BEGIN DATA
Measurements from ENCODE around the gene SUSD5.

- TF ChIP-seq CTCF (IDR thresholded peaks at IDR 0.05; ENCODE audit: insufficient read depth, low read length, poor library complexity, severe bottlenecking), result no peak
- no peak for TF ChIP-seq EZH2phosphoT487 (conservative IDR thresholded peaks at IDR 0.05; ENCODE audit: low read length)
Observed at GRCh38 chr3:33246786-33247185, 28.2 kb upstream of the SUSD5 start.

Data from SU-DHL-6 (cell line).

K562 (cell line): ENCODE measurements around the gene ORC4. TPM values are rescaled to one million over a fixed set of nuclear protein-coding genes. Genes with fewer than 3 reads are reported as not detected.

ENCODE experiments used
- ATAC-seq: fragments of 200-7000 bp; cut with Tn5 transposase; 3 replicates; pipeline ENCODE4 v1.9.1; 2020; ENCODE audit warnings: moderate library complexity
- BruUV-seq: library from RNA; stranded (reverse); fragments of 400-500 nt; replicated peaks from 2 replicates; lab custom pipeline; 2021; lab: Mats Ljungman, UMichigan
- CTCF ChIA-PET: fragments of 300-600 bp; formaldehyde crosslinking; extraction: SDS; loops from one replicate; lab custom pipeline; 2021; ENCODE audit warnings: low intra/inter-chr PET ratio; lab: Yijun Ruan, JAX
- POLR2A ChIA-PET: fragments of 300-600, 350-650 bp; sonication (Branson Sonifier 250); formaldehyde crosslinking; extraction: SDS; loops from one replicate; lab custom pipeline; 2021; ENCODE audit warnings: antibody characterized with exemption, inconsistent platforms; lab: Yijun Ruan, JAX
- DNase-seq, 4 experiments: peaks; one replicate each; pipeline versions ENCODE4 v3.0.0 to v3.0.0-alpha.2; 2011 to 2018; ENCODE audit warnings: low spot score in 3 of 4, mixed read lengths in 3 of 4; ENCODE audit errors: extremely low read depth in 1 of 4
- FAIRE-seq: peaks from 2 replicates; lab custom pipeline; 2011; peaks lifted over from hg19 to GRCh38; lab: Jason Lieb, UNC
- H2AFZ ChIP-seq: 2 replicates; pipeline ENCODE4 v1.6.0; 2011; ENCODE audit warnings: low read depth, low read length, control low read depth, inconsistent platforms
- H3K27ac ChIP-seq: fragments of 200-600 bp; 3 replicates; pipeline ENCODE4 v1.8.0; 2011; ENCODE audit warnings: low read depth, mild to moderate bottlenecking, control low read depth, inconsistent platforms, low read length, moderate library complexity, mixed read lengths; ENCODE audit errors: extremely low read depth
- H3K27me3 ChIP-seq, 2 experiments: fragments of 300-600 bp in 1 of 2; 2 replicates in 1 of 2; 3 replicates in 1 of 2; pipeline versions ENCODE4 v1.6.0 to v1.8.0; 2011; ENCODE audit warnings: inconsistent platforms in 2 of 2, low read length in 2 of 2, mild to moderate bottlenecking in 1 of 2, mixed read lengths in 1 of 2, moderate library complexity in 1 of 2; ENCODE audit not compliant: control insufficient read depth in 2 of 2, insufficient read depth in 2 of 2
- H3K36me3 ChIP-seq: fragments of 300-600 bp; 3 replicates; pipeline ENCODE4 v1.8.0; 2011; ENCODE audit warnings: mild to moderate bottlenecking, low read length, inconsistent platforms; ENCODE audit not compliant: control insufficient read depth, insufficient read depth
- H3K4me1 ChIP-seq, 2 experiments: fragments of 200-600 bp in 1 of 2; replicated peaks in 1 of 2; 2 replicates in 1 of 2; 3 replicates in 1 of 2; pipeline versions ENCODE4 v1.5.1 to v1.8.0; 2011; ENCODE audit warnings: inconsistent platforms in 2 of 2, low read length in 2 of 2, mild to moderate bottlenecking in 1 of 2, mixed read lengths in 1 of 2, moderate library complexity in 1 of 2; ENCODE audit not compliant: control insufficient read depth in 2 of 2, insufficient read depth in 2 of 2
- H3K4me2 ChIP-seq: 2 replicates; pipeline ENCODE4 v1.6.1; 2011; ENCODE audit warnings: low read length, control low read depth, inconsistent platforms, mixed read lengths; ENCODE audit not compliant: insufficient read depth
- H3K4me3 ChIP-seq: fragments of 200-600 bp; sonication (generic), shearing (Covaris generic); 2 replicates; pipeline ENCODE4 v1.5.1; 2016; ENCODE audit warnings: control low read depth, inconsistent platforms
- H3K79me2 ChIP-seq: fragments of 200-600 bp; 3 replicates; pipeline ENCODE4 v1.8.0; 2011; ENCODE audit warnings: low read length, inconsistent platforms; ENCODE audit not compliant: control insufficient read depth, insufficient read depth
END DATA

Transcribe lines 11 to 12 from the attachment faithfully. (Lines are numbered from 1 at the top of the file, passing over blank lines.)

- POLR2A ChIA-PET: fragments of 300-600, 350-650 bp; sonication (Branson Sonifier 250); formaldehyde crosslinking; extraction: SDS; loops from one replicate; lab custom pipeline; 2021; ENCODE audit warnings: antibody characterized with exemption, inconsistent platforms; lab: Yijun Ruan, JAX
- DNase-seq, 4 experiments: peaks; one replicate each; pipeline versions ENCODE4 v3.0.0 to v3.0.0-alpha.2; 2011 to 2018; ENCODE audit warnings: low spot score in 3 of 4, mixed read lengths in 3 of 4; ENCODE audit errors: extremely low read depth in 1 of 4